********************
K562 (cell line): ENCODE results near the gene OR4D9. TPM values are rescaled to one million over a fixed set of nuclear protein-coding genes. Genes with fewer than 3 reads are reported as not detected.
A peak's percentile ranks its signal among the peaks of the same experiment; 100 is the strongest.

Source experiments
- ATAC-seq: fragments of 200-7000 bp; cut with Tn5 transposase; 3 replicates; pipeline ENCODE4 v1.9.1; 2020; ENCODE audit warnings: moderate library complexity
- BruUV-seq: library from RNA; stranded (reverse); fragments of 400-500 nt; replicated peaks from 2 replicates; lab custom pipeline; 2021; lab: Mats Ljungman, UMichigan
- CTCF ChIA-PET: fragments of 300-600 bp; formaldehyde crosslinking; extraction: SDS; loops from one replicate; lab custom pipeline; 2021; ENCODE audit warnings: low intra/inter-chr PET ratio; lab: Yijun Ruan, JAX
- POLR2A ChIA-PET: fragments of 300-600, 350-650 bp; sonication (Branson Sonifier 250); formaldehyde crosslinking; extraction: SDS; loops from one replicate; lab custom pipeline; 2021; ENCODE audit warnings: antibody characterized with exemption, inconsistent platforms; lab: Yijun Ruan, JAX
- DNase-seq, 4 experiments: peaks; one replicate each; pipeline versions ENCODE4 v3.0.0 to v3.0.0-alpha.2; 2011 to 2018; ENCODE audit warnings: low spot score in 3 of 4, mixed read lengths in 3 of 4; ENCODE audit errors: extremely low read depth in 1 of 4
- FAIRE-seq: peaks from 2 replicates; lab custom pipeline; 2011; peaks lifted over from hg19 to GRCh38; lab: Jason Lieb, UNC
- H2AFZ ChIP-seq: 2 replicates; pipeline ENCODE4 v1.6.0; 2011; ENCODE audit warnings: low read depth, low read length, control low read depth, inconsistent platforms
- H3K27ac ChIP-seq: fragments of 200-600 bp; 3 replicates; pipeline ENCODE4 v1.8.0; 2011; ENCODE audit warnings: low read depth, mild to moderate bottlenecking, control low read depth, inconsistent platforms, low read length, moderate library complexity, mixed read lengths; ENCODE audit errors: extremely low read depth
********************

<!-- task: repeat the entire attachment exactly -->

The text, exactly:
K562 (cell line): ENCODE results near the gene OR4D9. TPM values are rescaled to one million over a fixed set of nuclear protein-coding genes. Genes with fewer than 3 reads are reported as not detected.
A peak's percentile ranks its signal among the peaks of the same experiment; 100 is the strongest.

Source experiments
- ATAC-seq: fragments of 200-7000 bp; cut with Tn5 transposase; 3 replicates; pipeline ENCODE4 v1.9.1; 2020; ENCODE audit warnings: moderate library complexity
- BruUV-seq: library from RNA; stranded (reverse); fragments of 400-500 nt; replicated peaks from 2 replicates; lab custom pipeline; 2021; lab: Mats Ljungman, UMichigan
- CTCF ChIA-PET: fragments of 300-600 bp; formaldehyde crosslinking; extraction: SDS; loops from one replicate; lab custom pipeline; 2021; ENCODE audit warnings: low intra/inter-chr PET ratio; lab: Yijun Ruan, JAX
- POLR2A ChIA-PET: fragments of 300-600, 350-650 bp; sonication (Branson Sonifier 250); formaldehyde crosslinking; extraction: SDS; loops from one replicate; lab custom pipeline; 2021; ENCODE audit warnings: antibody characterized with exemption, inconsistent platforms; lab: Yijun Ruan, JAX
- DNase-seq, 4 experiments: peaks; one replicate each; pipeline versions ENCODE4 v3.0.0 to v3.0.0-alpha.2; 2011 to 2018; ENCODE audit warnings: low spot score in 3 of 4, mixed read lengths in 3 of 4; ENCODE audit errors: extremely low read depth in 1 of 4
- FAIRE-seq: peaks from 2 replicates; lab custom pipeline; 2011; peaks lifted over from hg19 to GRCh38; lab: Jason Lieb, UNC
- H2AFZ ChIP-seq: 2 replicates; pipeline ENCODE4 v1.6.0; 2011; ENCODE audit warnings: low read depth, low read length, control low read depth, inconsistent platforms
- H3K27ac ChIP-seq: fragments of 200-600 bp; 3 replicates; pipeline ENCODE4 v1.8.0; 2011; ENCODE audit warnings: low read depth, mild to moderate bottlenecking, control low read depth, inconsistent platforms, low read length, moderate library complexity, mixed read lengths; ENCODE audit errors: extremely low read depth